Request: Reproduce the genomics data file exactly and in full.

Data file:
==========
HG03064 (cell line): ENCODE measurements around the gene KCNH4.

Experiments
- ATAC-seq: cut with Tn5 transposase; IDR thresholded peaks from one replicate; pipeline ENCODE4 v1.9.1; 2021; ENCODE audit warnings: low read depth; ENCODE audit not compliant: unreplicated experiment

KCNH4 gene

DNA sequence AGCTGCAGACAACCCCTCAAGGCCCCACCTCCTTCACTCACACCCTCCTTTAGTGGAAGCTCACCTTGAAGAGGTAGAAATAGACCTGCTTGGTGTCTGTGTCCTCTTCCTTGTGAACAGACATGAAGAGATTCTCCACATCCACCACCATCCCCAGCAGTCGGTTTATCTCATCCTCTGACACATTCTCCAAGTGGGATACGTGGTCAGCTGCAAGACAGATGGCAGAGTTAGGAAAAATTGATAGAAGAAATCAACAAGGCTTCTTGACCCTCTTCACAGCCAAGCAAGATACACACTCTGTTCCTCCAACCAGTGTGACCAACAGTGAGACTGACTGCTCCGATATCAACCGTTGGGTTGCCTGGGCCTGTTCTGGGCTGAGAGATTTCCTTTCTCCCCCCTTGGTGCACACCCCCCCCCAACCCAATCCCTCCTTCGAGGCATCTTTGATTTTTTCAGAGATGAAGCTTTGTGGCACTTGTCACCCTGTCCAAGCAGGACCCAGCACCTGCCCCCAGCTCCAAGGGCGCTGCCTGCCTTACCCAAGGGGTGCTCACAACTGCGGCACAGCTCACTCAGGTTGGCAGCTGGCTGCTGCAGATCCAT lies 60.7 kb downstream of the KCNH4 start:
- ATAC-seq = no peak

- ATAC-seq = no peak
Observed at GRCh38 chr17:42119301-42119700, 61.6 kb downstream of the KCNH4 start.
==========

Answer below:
HG03064 (cell line): ENCODE measurements around the gene KCNH4.

Experiments
- ATAC-seq: cut with Tn5 transposase; IDR thresholded peaks from one replicate; pipeline ENCODE4 v1.9.1; 2021; ENCODE audit warnings: low read depth; ENCODE audit not compliant: unreplicated experiment

KCNH4 gene

DNA sequence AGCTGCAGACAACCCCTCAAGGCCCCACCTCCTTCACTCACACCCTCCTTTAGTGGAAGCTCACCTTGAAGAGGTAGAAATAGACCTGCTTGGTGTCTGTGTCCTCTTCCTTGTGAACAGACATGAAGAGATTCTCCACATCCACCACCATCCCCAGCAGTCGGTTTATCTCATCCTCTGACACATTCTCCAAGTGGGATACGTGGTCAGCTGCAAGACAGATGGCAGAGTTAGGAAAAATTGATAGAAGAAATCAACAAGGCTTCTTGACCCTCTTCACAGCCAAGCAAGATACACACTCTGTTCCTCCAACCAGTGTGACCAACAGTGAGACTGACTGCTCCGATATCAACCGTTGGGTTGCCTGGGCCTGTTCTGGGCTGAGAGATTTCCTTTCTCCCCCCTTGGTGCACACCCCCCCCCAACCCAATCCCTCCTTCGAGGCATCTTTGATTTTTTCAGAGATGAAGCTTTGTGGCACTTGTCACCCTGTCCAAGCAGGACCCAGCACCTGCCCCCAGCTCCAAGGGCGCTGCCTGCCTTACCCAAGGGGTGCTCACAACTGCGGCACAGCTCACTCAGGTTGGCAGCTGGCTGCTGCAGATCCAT lies 60.7 kb downstream of the KCNH4 start:
- ATAC-seq = no peak

- ATAC-seq = no peak
Observed at GRCh38 chr17:42119301-42119700, 61.6 kb downstream of the KCNH4 start.